PRESIDENTIAL ELECTION

Why a US congresswoman focused on improving Asian American voters’ turnout on election day

Grace Meng says getting out the vote is key to banishing stereotypes

PUBLISHED : Saturday, 12 November, 2016, 5:29pm
UPDATED : Saturday, 12 November, 2016, 11:08pm

Securing a third term in US Congress wasn’t Grace Meng’s only goal this election season: the Democrat wanted Asian Americans to make their voices heard and vote – whether for Hillary Clinton or Donald Trump.

Meng won just under 65 per cent of the votes cast in the race for New York’s sixth district, located in Queens, and home to nearly a dozen ethnically diverse communities, including 340,000 Chinese Americans and 65,000 Korean Americans.

If our voting population does not increase, it would only do us harm
Grace Meng

As Tuesday neared, Meng ratcheted up her efforts to boost turnout in her constituency. Traditionally, Asian Americans have been less likely to vote than members of other ethnic groups and many had never cast a ballot, she said. Some were not aware an election was even taking place.

“We want to make sure our community is also exercising their power and their rights at the poll sites,” she said before voting began. “Voting is something so many people in our country have literally fought for.”

To help residents get a better understanding of the process, she created an oversized mock-up of the ballot with instructions and the names of candidates for the races for the White House, Senate, House of Representatives, State Senate and State Assembly, written in Chinese, Korean, Hindi, Spanish and English. “The ballot can be confusing. I want to make sure everybody knows what it looks like.

“It’s public information how many Asian American people vote when the election is done,” Meng said. “The Asian population is increasing. If our voting population does not increase, it would only do us harm.”

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Meng, a lawyer by training, started her political career in 2008 in the state assembly, representing the Queens neighbourhood of Flushing, a seat her father, Jimmy Meng, once held. But a cloud was cast over her political career in 2012, when her father pleaded guilty to one count of wire fraud for offering to bribe prosecutors to win a lower sentence for a businessman charged with tax fraud. He was sentenced to one month in prison and fined. “He has taken full responsibility of his actions and accepts all the consequences,” Grace Meng was quoted by The New York Times as saying after the hearing. She has emerged from the scandal with more support then ever, earning about 13 per cent more votes in last week’s election than in 2012.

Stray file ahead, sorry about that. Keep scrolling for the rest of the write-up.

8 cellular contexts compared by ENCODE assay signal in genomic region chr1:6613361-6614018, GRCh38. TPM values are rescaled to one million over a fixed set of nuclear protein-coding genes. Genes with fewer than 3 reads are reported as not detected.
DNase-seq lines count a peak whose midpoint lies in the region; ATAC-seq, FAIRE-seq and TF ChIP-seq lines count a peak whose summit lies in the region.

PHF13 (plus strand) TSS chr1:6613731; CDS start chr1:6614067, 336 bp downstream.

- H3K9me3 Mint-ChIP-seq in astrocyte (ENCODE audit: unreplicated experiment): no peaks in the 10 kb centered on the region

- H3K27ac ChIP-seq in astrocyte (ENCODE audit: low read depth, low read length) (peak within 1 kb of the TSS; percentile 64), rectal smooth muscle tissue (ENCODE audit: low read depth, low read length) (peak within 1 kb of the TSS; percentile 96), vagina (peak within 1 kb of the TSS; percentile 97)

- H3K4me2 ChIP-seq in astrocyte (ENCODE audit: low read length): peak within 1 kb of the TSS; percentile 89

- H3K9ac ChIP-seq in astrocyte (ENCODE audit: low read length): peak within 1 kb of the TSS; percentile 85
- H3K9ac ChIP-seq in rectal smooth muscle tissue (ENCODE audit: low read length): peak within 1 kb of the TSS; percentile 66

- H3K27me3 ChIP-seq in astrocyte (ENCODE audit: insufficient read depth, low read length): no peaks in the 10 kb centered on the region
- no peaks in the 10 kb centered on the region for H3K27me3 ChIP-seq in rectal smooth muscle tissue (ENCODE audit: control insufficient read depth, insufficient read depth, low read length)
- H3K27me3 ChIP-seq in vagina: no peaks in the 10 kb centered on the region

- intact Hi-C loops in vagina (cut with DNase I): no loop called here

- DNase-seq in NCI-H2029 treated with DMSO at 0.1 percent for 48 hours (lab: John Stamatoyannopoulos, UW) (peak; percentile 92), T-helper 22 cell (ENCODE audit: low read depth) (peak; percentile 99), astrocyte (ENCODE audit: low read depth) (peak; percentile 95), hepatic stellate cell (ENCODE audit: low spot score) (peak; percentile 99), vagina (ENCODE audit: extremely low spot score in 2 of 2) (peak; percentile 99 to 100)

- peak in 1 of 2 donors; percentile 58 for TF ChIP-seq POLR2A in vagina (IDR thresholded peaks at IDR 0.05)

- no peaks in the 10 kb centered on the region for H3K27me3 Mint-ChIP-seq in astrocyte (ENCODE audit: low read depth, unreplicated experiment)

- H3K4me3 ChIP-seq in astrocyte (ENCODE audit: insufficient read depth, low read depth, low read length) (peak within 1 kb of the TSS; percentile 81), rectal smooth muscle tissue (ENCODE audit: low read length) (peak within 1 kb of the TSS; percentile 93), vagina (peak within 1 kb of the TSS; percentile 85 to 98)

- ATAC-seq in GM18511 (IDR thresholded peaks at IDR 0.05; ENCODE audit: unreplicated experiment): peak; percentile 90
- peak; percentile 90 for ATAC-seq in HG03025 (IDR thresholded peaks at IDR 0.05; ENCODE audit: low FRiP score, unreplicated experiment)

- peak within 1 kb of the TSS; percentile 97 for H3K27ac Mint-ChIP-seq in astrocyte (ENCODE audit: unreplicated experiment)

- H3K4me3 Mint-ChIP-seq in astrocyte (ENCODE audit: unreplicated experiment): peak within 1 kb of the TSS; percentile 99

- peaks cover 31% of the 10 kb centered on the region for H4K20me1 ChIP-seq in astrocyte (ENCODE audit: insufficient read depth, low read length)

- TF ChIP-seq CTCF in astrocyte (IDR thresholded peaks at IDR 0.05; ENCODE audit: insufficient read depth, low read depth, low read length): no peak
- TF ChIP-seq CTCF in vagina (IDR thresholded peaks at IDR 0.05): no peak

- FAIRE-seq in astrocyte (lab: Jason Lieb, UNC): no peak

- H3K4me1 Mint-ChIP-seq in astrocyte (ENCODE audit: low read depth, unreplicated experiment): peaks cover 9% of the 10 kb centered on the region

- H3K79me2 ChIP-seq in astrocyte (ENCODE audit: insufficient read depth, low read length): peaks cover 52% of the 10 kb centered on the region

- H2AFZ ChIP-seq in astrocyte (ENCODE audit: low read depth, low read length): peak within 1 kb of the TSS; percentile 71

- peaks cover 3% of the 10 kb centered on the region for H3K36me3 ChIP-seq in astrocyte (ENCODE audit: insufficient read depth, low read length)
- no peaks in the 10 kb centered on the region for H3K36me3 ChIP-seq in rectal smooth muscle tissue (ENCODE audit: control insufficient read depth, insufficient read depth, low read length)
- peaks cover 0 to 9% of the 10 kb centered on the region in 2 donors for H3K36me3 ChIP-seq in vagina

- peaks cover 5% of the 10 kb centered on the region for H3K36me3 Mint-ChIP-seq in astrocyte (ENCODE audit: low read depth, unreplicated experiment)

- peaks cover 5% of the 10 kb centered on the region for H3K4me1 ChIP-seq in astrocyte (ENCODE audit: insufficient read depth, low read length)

The Queens native said she has encountered stereotyping and tackled it head-on. “When I finished my first campaign debate in 2008, a person told me he was surprised that I could speak English,” Meng said. “Many people see us Chinese Americans as aliens, not true Americans, once they see our face. We have dark hair and dark eyes, but we are Americans.”

She talked to her colleagues in the House and people from other ethnic groups about the problem, and decided getting out the vote was the best way to counter the narrow-mindedness. “As long as Chinese Americans do not vote, mainstream media and society will regard Chinese as not really caring for this country or taking America as our home,” she said.

The community was hit with a number of wake-up calls over race issues this year, she said. One of the loudest came in February, when Asian Americans protested in New York and around the country over the conviction of Peter Liang, who became the first New York City police officer to be convicted in a shooting in the line of duty after he killed an unarmed black man. The rallies were triggered by a perception that the police force had turned Liang into a scapegoat to ease racial tensions.

During her first campaign in 2008, when she was 33, Meng was forced to spend time introducing herself. This time around, she was a household name, an experienced politician who could focus on mobilising people to vote.

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“[My team] has been making phone calls, sending emails, organising small meetings and reaching out to all kinds of community organisations and civic groups,” she said. “We put ads in Asian-language media. We encouraged the Asian community to come out to vote.

“Over the years, I have seen the Chinese community in Queens maturing in politics, and making history over and over again. I am proud of that.”